It's popular mortgage in the US for homeowners who aren't planning to stay in their new home for more than 5 or 7 years. The advantage is that the interest rate is lower than a fixed rate mortgage however, the disadvantage is that if you remain in the home beyond the 5 to 7 year term, you would have to secure a new loan or mortgage to pay off the balloon mortgage.
Jumbo Mortgages or 'Non-Conforming' Mortgages:
In the US, Congress has legislated a conforming limit to the amount a mortgage is allowable for funding by Federal National Mortgage Association (a.k.a: Fannie Mae) and the Federal Home Loan Mortgage Corporation (a.k.a: Freddie Mac). The 2005 limit is $359,650; $539,475 in Alaska, Hawaii and the U.S. Virgin Islands.
Any loan or mortgage above that conforming limit is considered a Jumbo Mortgage. A Jumbo mortgage/loan allows you to borrow over the conforming limit, but for that privilege, you will incur higher interest rates. There are variations to the Jumbo Mortgage such as the Super Jumbo Mortgage, but I'm sure you get the basic picture.
Canadians have an equivalent referred to as a "High Ratio Mortgage" guaranteed/funded through Canada Mortgage And Housing Corporation (CMHC).
Now that you have identified which type of mortgage might suit you best, you need to consider repayment methods and you basically have two options:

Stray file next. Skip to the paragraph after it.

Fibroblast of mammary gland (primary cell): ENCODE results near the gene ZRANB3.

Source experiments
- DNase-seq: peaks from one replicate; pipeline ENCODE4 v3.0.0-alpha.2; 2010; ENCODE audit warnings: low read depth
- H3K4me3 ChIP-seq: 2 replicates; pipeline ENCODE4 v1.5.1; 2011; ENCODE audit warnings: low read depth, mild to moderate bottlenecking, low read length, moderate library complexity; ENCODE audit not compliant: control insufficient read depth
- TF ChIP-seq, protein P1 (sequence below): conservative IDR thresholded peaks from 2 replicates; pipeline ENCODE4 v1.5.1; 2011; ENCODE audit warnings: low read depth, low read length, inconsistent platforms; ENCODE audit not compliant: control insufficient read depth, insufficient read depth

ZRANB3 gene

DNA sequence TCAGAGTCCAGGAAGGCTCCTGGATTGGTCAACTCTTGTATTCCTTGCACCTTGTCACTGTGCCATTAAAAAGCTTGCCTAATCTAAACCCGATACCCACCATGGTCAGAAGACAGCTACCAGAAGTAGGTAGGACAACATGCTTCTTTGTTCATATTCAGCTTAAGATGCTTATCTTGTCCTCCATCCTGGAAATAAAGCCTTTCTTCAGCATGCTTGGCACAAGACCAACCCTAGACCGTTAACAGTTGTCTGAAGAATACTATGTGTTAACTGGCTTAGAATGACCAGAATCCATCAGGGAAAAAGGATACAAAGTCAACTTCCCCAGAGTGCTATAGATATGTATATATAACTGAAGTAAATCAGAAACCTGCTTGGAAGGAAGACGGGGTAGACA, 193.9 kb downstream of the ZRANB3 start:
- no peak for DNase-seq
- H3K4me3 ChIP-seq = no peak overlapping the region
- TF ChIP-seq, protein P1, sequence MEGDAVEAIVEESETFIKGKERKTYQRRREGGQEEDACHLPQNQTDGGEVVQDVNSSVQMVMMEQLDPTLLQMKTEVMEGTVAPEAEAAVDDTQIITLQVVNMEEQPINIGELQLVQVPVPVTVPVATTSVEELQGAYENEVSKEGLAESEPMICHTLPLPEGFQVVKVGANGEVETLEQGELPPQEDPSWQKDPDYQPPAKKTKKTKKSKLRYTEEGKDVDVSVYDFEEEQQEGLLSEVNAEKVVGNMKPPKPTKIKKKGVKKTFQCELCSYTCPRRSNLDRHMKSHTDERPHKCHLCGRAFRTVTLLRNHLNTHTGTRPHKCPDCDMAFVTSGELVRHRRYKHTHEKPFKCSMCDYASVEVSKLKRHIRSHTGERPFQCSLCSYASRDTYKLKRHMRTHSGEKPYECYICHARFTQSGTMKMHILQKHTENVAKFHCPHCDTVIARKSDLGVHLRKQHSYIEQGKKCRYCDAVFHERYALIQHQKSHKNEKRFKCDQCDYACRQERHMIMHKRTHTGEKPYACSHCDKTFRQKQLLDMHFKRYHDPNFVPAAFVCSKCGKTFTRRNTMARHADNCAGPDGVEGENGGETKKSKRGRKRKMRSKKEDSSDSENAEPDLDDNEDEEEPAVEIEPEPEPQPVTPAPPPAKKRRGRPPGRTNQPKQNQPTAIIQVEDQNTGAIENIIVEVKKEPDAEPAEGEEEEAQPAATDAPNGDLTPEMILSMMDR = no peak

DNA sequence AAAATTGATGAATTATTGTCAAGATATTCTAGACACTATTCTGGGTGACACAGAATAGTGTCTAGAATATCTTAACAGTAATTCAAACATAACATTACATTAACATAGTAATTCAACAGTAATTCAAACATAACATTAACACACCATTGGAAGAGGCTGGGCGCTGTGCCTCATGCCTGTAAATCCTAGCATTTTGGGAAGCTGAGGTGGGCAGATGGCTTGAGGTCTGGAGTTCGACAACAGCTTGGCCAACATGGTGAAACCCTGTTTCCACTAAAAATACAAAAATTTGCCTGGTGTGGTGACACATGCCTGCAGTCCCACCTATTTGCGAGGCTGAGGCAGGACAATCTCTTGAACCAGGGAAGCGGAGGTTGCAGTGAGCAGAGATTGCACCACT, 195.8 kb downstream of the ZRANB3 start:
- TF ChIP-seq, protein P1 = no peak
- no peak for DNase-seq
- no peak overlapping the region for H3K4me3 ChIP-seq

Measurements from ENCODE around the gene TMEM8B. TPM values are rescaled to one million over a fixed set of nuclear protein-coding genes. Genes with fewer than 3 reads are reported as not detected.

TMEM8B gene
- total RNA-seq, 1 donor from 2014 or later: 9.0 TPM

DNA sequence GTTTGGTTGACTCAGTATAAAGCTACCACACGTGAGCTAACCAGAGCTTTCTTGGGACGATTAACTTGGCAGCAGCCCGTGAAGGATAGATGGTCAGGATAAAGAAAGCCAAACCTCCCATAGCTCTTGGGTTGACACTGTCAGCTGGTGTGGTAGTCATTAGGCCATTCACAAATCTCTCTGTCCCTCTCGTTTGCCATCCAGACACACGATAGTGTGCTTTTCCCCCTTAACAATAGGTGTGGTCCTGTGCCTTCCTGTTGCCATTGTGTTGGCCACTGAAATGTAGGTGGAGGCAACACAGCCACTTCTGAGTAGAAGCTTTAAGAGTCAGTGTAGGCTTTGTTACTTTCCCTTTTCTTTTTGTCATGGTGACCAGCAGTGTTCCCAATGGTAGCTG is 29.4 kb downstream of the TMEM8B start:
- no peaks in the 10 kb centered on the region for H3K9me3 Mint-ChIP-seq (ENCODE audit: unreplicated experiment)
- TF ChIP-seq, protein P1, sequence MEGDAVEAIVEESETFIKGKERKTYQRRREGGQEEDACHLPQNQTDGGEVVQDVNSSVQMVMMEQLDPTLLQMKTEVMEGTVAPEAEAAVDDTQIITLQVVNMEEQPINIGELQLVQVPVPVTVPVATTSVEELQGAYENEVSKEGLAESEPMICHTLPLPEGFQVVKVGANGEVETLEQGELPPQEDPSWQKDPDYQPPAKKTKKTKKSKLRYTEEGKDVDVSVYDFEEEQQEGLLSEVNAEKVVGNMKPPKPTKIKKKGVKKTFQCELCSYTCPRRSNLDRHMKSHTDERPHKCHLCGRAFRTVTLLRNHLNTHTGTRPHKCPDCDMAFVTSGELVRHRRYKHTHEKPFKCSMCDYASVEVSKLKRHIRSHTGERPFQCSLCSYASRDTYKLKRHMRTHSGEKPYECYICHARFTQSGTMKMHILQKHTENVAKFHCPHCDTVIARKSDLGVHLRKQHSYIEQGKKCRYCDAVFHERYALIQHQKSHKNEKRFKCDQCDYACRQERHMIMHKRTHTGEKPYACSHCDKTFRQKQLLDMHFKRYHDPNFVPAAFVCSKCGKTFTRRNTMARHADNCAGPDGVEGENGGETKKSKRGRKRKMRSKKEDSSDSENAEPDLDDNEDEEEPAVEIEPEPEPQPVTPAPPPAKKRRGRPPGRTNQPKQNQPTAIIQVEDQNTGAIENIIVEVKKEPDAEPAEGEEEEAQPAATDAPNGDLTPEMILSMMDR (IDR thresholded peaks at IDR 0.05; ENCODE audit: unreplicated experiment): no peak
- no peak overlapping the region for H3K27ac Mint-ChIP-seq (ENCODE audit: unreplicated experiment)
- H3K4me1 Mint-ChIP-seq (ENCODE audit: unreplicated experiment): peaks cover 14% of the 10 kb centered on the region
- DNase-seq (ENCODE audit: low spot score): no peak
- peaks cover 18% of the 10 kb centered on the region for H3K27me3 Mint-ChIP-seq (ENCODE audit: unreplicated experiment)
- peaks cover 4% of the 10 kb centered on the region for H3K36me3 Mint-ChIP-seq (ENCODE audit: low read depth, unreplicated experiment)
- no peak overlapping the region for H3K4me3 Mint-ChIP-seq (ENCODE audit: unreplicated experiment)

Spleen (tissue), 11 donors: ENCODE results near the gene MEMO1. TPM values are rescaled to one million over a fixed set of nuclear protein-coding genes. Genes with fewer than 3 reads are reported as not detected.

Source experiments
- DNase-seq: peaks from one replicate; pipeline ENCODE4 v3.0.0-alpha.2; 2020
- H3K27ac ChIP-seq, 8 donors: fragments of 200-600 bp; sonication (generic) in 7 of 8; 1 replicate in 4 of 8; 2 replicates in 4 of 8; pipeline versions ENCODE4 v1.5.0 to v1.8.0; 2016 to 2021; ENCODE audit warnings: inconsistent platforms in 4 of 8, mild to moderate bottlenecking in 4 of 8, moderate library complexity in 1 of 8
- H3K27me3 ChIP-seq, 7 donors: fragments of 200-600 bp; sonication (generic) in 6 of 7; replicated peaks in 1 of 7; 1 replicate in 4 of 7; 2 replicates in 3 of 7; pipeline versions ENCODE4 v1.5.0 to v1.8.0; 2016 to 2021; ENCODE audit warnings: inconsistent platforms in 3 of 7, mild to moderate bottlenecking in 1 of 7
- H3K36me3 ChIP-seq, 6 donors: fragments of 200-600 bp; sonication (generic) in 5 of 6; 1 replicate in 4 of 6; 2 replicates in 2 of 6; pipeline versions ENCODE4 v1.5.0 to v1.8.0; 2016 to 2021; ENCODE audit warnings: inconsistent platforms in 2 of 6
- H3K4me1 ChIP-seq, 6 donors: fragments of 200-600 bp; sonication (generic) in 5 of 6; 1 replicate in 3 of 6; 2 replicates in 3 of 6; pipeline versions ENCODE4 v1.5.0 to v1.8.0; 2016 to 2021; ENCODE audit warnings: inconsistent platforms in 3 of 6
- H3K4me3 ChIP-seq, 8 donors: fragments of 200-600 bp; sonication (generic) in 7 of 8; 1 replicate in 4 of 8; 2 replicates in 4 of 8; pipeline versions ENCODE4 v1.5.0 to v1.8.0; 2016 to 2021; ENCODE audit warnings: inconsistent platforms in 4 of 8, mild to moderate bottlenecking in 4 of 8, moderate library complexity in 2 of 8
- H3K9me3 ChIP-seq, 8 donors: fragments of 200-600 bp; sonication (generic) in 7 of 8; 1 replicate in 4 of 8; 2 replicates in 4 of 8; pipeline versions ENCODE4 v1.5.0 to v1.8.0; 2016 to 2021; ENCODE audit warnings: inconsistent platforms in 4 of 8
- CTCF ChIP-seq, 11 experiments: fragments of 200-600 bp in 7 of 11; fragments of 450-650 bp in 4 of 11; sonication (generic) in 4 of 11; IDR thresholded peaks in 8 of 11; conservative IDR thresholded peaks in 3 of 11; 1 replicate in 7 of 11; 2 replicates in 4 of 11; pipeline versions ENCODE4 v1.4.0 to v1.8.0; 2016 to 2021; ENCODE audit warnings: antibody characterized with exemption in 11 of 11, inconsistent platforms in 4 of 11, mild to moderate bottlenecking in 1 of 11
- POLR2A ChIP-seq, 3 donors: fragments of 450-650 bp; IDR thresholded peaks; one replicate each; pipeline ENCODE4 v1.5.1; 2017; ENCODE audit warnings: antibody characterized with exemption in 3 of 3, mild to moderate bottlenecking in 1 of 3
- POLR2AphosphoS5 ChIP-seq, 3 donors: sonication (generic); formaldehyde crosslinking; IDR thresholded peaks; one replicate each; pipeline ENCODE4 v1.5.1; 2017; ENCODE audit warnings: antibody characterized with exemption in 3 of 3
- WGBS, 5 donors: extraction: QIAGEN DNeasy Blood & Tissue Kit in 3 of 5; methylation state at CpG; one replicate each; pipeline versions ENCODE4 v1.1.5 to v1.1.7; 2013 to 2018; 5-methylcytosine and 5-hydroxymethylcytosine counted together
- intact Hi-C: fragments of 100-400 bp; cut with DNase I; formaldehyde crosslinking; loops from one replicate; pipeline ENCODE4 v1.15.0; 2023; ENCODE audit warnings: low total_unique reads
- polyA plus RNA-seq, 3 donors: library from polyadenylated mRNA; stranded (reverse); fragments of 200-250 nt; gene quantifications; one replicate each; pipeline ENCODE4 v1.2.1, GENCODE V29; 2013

An interest only payment method can be combined with any type
of traditional mortgage. Interest only payment periods almost
never run for the entire term of the loan, so prepare to have
your payment rise to include both principal and interest once the
interest only period ends.
Principal and Interest or Capital &
Your monthly repayments are divided into an interest payment and a principal or capital repayment. In the early years of the mortgage period most of the monthly payment is swallowed up in interest but over time the balance reverses and you start to pay off more of the capital or principal borrowed.
So Many Mortgage Lenders ... So Many Choices!
There are so many mortgage lenders offering such a variety of loan options that at first it can seem a daunting task trying to determine which lender most suits you and your circumstances and which Lender is offering you the best deal on a mortgage!
It is important to note that as you shop for a mortgage, each lender will perform a credit check prior to committing to the mortgage or loan. Each credit check remains on your credit record and could potentially reduce your credit score and eligibility for a mortgage or loan.
Helen March offers simple House And Home Sense solutions for buying or selling real estate as well as informative articles for home improvement and lifestyle alternatives. Visit her at: http://www.HouseAndHomeSense.com
MORE RESOURCES updated Sat. January / 23 / 2021
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Thinking of refinancing your mortgage? Do your homework before you jump in. - The Philadelphia Inquirer
Thinking of refinancing your mortgage? Do your homework before you jump in. The Philadelphia Inquirer